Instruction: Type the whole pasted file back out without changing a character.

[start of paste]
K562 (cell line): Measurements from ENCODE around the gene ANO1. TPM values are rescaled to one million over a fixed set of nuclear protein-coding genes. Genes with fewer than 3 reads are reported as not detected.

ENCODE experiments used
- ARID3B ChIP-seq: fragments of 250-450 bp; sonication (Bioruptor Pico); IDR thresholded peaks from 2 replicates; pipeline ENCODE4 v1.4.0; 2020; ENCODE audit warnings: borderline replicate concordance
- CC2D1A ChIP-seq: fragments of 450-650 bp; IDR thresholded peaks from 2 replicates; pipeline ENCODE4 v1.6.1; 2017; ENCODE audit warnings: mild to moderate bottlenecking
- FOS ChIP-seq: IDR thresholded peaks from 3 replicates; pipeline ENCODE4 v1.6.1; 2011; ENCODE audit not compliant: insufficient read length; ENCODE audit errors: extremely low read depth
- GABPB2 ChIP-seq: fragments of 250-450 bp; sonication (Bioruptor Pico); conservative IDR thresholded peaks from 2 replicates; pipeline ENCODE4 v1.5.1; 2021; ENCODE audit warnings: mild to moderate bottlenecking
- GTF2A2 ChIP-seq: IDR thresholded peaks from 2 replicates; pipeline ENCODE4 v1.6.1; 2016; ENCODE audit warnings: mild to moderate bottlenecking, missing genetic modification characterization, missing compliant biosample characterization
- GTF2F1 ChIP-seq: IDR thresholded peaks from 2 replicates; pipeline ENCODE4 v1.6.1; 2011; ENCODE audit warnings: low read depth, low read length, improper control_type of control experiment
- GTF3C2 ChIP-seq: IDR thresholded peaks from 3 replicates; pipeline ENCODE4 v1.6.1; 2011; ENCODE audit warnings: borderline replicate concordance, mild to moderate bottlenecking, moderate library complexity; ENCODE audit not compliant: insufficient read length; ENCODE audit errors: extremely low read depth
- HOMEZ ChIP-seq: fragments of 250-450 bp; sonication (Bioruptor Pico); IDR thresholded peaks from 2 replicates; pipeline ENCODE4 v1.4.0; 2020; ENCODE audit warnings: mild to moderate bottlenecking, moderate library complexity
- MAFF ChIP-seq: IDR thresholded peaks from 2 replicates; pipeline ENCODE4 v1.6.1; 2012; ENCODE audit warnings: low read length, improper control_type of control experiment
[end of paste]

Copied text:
K562 (cell line): Measurements from ENCODE around the gene ANO1. TPM values are rescaled to one million over a fixed set of nuclear protein-coding genes. Genes with fewer than 3 reads are reported as not detected.

ENCODE experiments used
- ARID3B ChIP-seq: fragments of 250-450 bp; sonication (Bioruptor Pico); IDR thresholded peaks from 2 replicates; pipeline ENCODE4 v1.4.0; 2020; ENCODE audit warnings: borderline replicate concordance
- CC2D1A ChIP-seq: fragments of 450-650 bp; IDR thresholded peaks from 2 replicates; pipeline ENCODE4 v1.6.1; 2017; ENCODE audit warnings: mild to moderate bottlenecking
- FOS ChIP-seq: IDR thresholded peaks from 3 replicates; pipeline ENCODE4 v1.6.1; 2011; ENCODE audit not compliant: insufficient read length; ENCODE audit errors: extremely low read depth
- GABPB2 ChIP-seq: fragments of 250-450 bp; sonication (Bioruptor Pico); conservative IDR thresholded peaks from 2 replicates; pipeline ENCODE4 v1.5.1; 2021; ENCODE audit warnings: mild to moderate bottlenecking
- GTF2A2 ChIP-seq: IDR thresholded peaks from 2 replicates; pipeline ENCODE4 v1.6.1; 2016; ENCODE audit warnings: mild to moderate bottlenecking, missing genetic modification characterization, missing compliant biosample characterization
- GTF2F1 ChIP-seq: IDR thresholded peaks from 2 replicates; pipeline ENCODE4 v1.6.1; 2011; ENCODE audit warnings: low read depth, low read length, improper control_type of control experiment
- GTF3C2 ChIP-seq: IDR thresholded peaks from 3 replicates; pipeline ENCODE4 v1.6.1; 2011; ENCODE audit warnings: borderline replicate concordance, mild to moderate bottlenecking, moderate library complexity; ENCODE audit not compliant: insufficient read length; ENCODE audit errors: extremely low read depth
- HOMEZ ChIP-seq: fragments of 250-450 bp; sonication (Bioruptor Pico); IDR thresholded peaks from 2 replicates; pipeline ENCODE4 v1.4.0; 2020; ENCODE audit warnings: mild to moderate bottlenecking, moderate library complexity
- MAFF ChIP-seq: IDR thresholded peaks from 2 replicates; pipeline ENCODE4 v1.6.1; 2012; ENCODE audit warnings: low read length, improper control_type of control experiment